+
The '''Americas''' (or '''America''')<ref>Simary in English: ... However, the term is open to uncertainties: ..."</ref> are lands in the [[Western Hemisphere]] that are ar, t
 
Humans first [[Settlement of the Americas|settled the Americas]] from Asia between 40,000 BCE and 15,000 BCE. A second migration of [[Na-Dene languages|Na-Dene speakers]] followed later from Asia. The subsequent migration of the [[Inuit]] into the [[neoarctic]] around 3500 BCE completed what is generally regarded as the settlement by the [[Indigenous peoples of the Americas]]. The first European discovery of and settlement in the Americas was by the [[Norsemen|Norse]] explorer [[Leif Ericson]]. However the colonization never became permanent and was later abandoned. The [[voyages of Christopher Columbus]] from 1492 to 1502 resulted in permanent contact with European (and subsequently, other [[Old World]]) powers, which led to the [[Columbian exchange]]. Diseases introduced from Europe and Africa [[Population history of indigenous peoples of the Americas|devastated the Indigenous peoples]], and the European powers [[European colonization of the Americas|colonised the Americas]].<ref>[examiner.com/article/apocalypic-mysterious-plague-killed-millions-of-native-americans-the-1500s Examiner, 2012]</ref> Mass emigration from Europe, including large numbers of [[indentured servant]]s, and [[Atlantic slave trade|forced immigration of African slaves]] largely replaced the Indigenous Peoples. Beginning with the [[American Revolution]] in 1776 and [[Haitian Revolution]] in 1791, the European powers began to [[Decolonization of the Americas|decolonise the Americas]]. Currently, almost all of the population of the Americas resides in independent countries; however, the legacy of the colonisation and settlement by Europeans is that the Americas share many common cultural traits, most notably the predominant adherence to [[Christianity]] and use of [[Indo-European languages]]; primarily [[Spanish language in the Americas|Spanish]], [[English language|English]], and [[Portuguese in the Americas|Portuguese]]. More than 900 million people live in the Americas (about 13.5% of the [[World population|human population]]), the most populous countries being the [[United States]], [[Brazil]], and [[Mexico]], the most populous cities being [[Mexico City]], [[São Paulo]], and [[New York City]].
 
 
== <span id="Naming">Etymology and naming</span> ==
 
[[Image:Waldseemuller map 2.jpg|thumb|World map of [[Martin Waldseemüller|Waldseemüller]] (Germany, 1507), which first used the name America (in the lower-left section, over South America)]]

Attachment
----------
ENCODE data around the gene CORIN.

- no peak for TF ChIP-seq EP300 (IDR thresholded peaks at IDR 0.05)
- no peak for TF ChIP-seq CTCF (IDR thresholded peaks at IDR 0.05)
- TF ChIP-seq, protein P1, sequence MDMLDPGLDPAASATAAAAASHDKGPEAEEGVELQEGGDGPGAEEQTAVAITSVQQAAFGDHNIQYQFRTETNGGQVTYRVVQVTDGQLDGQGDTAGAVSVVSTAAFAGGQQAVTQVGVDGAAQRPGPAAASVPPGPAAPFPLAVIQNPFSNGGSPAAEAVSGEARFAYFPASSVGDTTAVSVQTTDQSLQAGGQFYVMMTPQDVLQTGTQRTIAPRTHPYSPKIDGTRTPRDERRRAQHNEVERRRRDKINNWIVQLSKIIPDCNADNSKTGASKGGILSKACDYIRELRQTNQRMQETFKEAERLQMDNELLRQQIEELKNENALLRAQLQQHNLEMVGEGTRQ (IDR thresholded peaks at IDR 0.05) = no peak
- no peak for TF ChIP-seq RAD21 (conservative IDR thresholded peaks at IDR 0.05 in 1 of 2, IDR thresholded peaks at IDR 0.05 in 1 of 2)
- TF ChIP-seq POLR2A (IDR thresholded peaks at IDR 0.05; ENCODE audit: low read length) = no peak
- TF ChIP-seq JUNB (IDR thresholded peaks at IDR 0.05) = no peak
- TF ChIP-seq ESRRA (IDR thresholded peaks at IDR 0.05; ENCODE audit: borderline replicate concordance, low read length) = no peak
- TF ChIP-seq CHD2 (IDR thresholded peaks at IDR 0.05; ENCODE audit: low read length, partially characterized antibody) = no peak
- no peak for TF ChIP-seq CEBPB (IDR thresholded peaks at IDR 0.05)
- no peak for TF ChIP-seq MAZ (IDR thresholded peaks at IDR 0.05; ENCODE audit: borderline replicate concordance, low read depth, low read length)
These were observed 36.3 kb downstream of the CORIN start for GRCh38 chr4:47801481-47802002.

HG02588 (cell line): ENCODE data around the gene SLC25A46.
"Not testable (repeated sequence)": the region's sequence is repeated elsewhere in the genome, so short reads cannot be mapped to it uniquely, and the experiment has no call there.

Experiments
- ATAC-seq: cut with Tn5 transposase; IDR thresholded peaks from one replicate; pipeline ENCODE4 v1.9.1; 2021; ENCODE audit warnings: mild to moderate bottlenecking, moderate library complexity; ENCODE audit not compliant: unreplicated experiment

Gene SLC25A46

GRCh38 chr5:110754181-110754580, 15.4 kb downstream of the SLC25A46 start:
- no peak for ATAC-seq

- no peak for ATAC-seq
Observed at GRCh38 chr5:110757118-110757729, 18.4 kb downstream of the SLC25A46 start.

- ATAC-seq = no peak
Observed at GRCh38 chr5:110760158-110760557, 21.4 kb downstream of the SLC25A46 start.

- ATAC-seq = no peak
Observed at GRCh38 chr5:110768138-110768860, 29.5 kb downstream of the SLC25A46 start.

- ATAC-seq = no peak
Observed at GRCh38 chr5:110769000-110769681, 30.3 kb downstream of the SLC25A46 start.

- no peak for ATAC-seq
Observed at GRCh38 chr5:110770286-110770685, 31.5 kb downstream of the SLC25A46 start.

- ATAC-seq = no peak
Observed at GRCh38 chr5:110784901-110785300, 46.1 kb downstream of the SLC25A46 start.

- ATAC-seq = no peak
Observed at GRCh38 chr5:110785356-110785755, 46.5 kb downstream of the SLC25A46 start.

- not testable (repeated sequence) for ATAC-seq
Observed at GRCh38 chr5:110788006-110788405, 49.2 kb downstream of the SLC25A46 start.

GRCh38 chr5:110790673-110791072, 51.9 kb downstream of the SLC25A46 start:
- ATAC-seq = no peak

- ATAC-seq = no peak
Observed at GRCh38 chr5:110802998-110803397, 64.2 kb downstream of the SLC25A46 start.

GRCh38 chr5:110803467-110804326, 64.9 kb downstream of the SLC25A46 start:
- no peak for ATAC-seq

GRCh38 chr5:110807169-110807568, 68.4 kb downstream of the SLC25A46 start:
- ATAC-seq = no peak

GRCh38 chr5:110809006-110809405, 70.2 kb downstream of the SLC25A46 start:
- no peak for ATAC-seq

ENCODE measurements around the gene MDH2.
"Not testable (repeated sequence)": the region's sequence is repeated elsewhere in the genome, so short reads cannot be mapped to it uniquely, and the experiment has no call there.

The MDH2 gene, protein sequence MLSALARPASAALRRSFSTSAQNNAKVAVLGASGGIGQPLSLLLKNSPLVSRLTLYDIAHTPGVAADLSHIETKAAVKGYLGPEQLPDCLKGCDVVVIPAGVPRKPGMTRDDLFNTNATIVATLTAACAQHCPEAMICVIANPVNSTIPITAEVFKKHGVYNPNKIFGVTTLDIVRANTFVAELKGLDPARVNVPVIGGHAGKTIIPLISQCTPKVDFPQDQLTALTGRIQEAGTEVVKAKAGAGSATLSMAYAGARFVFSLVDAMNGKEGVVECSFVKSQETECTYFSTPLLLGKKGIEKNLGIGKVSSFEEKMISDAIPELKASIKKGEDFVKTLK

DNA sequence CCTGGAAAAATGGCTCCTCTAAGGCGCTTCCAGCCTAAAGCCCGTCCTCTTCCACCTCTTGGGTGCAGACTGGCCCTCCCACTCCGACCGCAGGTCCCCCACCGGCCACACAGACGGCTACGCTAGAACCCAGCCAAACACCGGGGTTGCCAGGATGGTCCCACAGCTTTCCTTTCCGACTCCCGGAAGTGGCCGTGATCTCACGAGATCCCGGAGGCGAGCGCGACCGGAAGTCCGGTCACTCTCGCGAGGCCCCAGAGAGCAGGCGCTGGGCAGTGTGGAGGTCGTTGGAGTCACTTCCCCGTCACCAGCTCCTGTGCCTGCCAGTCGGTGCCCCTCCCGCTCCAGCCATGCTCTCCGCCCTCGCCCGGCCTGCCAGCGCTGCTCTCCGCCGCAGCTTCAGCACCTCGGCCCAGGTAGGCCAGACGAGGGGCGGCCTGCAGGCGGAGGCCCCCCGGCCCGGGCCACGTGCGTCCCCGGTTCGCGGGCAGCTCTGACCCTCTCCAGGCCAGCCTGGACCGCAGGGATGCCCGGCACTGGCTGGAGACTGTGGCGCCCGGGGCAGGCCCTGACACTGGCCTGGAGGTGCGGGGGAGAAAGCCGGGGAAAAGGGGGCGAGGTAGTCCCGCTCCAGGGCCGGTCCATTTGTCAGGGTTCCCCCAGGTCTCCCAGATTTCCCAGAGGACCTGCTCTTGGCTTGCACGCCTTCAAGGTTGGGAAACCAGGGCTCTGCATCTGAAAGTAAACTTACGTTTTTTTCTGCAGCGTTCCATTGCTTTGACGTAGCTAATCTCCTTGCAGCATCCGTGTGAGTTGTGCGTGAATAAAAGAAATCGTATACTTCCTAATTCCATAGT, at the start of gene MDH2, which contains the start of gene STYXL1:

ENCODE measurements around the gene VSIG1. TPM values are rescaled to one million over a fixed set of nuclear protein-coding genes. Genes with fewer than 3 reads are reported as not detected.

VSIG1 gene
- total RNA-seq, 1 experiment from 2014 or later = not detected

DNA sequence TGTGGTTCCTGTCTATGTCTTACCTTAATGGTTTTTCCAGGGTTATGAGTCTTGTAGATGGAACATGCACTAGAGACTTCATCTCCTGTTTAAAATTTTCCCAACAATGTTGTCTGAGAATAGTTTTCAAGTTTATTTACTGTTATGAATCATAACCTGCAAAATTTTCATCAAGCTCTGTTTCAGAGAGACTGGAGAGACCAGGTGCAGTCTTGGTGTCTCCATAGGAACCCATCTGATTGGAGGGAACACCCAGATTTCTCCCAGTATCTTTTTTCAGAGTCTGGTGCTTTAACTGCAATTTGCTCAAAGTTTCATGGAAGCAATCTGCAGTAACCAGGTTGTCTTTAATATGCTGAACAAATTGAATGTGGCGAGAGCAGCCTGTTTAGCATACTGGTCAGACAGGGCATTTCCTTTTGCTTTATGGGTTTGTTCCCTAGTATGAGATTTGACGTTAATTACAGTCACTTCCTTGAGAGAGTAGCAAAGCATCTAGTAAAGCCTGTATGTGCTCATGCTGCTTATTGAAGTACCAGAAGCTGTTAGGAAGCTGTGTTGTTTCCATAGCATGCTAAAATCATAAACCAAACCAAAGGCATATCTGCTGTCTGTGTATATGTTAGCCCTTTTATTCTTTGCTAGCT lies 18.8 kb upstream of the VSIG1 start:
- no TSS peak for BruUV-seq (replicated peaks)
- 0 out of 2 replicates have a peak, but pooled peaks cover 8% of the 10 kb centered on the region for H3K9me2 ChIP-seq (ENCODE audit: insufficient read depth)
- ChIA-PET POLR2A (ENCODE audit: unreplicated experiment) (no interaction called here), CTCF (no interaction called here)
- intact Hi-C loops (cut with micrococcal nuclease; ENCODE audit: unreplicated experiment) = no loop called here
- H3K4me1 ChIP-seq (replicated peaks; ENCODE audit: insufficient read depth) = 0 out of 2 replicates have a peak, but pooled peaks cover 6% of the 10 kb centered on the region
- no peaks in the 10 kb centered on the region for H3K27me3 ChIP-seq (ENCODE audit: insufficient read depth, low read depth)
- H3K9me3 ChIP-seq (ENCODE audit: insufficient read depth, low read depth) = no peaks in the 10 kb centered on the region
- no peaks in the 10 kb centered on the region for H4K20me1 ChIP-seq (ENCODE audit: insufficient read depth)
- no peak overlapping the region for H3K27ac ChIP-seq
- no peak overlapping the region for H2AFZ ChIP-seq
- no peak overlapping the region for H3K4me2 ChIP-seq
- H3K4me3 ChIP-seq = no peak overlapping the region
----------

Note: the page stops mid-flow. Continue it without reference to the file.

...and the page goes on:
The earliest known use of the name ''America'' dates to April 25, 1507, where it was applied to what is now known as South America. It appears on a small globe map with twelve time zones, together with the largest wall map made to date, both created by the German [[cartographer]] [[Martin Waldseemüller]] in [[Saint-Dié-des-Vosges]] in France. These were the first maps to show the Americas as a land mass separate from Asia. An accompanying book, ''[[Cosmographiae Introductio]]'', anonymous but apparently written by Waldseemüller's collaborator [[Matthias Ringmann]],<ref name=Smiths>{{Cite journal | last1 = Toby Lester | first1 = December | year = 2009 | title = Putting America on the Map | url = | journal = Smithsonian | volume = 40 | page = 9 }}</ref> states, "I do not see what right any one would have to object to calling this part [that is, the South American mainland], after Americus who discovered it and who is a man of intelligence, Amerigen, that is, the Land of Americus, or America: since both Europa and Asia got their names from women". ''Americus Vespucius'' is the [[Latin]]ized version of the [[Florence|Florentine]] explorer [[Amerigo Vespucci]]'s name, and ''America'' is the feminine form of ''Americus''. ''Amerigen'' is explained as ''Amerigo'' plus ''gen,'' the [[accusative case]] of the Greek word for 'earth', and meaning 'land of Amerigo'.<ref name=Smiths/> (See [[wiktionary:America#Etymology|etymology]].) ''Amerigo'' itself is an Italian form of the medieval Latin ''Emericus'' (see also [[Emeric of Hungary (saint)|Saint Emeric of Hungary]]), which through the German form [[Heinrich]] (in English, [[Henry (given name)|Henry]]) derived from the [[Germanic languages|Germanic]] name ''[[Haimirich]]''.<ref>{{cite web|url=http://www.thinkbabynames.com/meaning/1/Amerigo |title=Amerigo – meaning of Amerigo name |publisher=Thinkbabynames.com |accessdate=July 27, 2010| archiveurl= http://web.archive.org/web/20100712112455/http://www.thinkbabynames.com/meaning/1/Amerigo| archivedate= July 12, 2010 <!--DASHBot-->| deadurl= no}}</ref>